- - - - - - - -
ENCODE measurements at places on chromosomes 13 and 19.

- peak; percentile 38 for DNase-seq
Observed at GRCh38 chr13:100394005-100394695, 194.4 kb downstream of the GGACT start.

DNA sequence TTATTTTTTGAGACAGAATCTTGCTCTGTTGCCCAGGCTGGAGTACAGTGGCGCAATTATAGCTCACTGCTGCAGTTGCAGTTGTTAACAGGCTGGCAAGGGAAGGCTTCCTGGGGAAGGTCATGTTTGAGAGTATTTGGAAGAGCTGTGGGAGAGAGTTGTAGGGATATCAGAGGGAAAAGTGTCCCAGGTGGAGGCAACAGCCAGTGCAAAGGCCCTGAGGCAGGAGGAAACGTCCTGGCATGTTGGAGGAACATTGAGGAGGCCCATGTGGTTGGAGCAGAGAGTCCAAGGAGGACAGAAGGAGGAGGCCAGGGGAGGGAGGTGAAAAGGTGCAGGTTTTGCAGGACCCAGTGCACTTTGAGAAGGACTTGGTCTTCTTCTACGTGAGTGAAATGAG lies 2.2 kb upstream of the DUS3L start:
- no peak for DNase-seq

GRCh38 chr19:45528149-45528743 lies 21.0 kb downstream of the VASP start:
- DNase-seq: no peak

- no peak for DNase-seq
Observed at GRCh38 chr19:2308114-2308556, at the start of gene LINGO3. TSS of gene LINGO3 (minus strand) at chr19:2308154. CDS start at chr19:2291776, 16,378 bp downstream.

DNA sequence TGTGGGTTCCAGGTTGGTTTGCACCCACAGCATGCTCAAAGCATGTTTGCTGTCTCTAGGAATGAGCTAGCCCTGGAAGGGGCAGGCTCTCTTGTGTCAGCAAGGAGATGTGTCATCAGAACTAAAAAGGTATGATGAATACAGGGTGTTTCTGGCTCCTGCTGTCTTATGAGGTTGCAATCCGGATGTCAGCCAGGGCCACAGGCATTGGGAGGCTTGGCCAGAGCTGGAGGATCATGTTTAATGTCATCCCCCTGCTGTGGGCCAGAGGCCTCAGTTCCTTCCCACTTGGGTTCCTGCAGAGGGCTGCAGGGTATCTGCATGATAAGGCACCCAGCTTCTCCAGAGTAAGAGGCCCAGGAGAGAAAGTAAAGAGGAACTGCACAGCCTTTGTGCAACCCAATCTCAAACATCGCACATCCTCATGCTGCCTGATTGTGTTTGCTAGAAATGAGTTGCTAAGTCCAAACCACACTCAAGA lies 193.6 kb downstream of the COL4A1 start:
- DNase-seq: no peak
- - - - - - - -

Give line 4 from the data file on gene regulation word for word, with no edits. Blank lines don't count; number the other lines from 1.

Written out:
DNA sequence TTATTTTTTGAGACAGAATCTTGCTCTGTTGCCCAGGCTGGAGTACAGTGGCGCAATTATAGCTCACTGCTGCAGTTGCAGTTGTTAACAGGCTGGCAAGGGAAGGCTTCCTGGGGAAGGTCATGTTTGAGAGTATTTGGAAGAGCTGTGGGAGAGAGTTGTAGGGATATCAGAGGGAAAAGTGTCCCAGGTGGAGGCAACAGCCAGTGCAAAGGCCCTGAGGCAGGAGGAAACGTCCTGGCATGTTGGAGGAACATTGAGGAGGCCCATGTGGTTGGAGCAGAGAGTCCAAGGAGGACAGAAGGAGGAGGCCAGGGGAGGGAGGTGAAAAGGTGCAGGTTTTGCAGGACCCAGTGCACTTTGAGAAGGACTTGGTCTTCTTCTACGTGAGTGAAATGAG lies 2.2 kb upstream of the DUS3L start: